Ian

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    There are only 10 types of people in the World, those who understand binary and those that don't.

  17. #67
    I forgot I was talking to the Snark Brigade. I’ll stop talking. Carry on, gents.

  18. #68
    Moderator Poisoned Youth's Avatar
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    Quote Originally Posted by aith01 View Post
    Yeah, definitely not for you then.

    Star Wars has never been nihilistic or even realistic. It’s sweeping space opera with morality at its center. The Nazi parallels with the Empire/First Order (and the Final Order) were always thinly veiled at best, and I find them just as fitting now as they ever were (which is to say, quite fitting).
    FWIW, I always considered the original Star Wars to be rather introspective given the context of a "space opera". The Force was essentially a play on a few different new age beliefs and was intended to be very spiritual (as opposed to religious per se). And the human angle explored the notion that we are all capable of both "light" and "darkness", and that it's a personal struggle we all must face. This was touched on more in Empire (and a lesser extent in Jedi). In the prequels and sequels, these notions seemed more like they were on cruise control than developed further imo.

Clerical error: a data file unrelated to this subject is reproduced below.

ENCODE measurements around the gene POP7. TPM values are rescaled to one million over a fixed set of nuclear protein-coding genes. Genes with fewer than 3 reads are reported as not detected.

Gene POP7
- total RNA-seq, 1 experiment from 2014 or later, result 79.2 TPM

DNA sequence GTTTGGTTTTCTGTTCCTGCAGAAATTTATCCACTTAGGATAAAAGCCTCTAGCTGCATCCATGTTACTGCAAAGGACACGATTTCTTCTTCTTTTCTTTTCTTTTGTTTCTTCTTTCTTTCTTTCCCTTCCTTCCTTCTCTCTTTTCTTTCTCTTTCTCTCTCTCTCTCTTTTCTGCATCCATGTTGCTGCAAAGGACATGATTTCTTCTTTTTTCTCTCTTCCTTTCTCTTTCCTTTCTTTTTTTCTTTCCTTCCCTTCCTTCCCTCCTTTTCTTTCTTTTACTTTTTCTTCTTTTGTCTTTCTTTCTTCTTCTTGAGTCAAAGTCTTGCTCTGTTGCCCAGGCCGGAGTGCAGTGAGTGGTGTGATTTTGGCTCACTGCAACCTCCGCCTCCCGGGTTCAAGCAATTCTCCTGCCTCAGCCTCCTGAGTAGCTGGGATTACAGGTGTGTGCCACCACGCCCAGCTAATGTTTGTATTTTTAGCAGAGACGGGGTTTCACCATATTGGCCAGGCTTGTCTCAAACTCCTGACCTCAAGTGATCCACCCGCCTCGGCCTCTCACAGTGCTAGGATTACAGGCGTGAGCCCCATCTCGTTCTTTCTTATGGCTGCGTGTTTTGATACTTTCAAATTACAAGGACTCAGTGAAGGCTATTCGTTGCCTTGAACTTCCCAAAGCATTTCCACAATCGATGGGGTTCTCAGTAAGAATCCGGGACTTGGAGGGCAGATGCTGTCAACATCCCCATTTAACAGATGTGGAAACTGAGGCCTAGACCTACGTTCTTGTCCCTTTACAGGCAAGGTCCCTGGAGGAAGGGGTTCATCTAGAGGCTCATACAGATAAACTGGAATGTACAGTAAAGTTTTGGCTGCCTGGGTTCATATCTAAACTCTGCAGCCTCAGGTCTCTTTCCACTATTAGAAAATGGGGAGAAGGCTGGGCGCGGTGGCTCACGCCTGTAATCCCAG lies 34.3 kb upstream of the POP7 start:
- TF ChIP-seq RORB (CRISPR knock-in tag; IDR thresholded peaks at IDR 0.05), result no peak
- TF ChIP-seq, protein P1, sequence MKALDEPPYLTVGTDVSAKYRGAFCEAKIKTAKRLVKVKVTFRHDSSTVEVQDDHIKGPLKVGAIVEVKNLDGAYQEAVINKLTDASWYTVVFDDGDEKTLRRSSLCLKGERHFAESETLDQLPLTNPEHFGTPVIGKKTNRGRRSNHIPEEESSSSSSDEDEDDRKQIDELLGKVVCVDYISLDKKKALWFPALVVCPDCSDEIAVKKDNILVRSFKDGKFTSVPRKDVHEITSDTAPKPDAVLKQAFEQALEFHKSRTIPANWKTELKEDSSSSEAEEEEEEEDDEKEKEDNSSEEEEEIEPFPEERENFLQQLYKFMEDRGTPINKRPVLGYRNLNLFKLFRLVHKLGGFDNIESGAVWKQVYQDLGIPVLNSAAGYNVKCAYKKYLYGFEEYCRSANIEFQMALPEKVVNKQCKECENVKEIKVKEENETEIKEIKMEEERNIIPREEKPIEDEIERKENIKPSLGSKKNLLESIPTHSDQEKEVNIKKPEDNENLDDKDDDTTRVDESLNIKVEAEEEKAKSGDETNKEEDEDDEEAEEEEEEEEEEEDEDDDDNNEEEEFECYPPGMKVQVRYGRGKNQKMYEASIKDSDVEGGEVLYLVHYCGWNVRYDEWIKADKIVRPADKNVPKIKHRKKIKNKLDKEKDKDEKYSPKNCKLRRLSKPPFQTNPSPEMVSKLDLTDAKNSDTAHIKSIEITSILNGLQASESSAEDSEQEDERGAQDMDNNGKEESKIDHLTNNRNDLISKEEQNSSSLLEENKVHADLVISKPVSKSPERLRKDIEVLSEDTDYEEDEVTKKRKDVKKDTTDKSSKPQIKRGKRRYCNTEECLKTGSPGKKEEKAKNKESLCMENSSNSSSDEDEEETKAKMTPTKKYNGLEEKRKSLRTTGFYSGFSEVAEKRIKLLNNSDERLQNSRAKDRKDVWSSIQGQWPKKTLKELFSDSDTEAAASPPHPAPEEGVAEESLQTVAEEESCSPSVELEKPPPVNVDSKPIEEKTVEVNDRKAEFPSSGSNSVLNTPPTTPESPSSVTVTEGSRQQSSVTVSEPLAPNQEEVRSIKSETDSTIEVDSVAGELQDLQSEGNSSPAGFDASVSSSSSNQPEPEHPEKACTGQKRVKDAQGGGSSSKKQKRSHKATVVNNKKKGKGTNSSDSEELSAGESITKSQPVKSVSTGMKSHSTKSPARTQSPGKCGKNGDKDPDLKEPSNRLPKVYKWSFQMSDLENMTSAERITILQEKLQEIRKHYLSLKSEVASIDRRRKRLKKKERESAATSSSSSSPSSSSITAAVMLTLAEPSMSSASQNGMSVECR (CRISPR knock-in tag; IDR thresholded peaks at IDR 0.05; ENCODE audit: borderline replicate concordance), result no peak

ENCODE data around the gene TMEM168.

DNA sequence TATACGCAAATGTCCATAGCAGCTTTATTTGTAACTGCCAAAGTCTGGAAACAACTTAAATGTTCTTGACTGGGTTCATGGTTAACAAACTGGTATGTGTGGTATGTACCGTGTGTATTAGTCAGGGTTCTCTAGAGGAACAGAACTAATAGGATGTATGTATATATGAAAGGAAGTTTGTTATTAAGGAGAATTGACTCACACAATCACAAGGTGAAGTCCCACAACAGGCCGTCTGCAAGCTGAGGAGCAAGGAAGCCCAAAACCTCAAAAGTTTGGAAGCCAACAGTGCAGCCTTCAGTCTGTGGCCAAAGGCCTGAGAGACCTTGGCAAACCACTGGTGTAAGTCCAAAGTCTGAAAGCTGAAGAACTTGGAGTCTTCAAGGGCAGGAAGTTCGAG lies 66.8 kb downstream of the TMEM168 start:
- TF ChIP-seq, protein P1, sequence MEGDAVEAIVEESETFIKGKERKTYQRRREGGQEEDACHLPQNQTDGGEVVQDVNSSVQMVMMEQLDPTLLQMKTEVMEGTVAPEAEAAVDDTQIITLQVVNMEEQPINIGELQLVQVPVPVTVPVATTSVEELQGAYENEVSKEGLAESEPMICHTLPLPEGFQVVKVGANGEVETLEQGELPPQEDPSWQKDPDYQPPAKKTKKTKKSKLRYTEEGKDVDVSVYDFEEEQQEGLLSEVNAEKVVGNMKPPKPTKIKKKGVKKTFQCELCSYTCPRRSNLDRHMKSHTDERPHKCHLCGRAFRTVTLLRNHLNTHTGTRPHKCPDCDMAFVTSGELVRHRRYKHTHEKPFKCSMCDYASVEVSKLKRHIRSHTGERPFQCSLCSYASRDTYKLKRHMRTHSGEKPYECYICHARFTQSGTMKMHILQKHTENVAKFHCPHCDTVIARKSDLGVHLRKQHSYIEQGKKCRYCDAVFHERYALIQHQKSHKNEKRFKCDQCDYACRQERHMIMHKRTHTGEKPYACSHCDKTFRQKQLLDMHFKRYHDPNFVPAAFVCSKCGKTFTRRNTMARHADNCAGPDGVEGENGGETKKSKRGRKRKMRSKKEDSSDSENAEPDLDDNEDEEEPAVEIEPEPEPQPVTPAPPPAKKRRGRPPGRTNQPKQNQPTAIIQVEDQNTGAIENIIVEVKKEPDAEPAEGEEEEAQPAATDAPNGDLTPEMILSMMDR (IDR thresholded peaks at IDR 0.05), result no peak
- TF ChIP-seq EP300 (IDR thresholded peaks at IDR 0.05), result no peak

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  19. #69
    Quote Originally Posted by Poisoned Youth View Post
    FWIW, I always considered the original Star Wars to be rather introspective given the context of a "space opera". The Force was essentially a play on a few different new age beliefs and was intended to be very spiritual (as opposed to religious per se). And the human angle explored the notion that we are all capable of both "light" and "darkness", and that it's a personal struggle we all must face. This was touched on more in Empire (and a lesser extent in Jedi). In the prequels and sequels, these notions seemed more like they were on cruise control than developed further imo.
    I agree. Although I would argue that the sequels (especially TLJ) did go deeper into the inward struggle of light and dark and how that manifests externally and shapes the world(s) around the characters. For example, the “gray” morality of Benicio Del Toro’s character and how he advises Finn to not choose a side because to him they’re all part of the same “machine” — war profiteers make a living selling to both the bad guys and the good guys. But in the end, Finn rejects that worldview and chooses to fight for what he believes. I found that to be a thoughtful aspect of the story, and something that wasn’t explored in the original trilogy.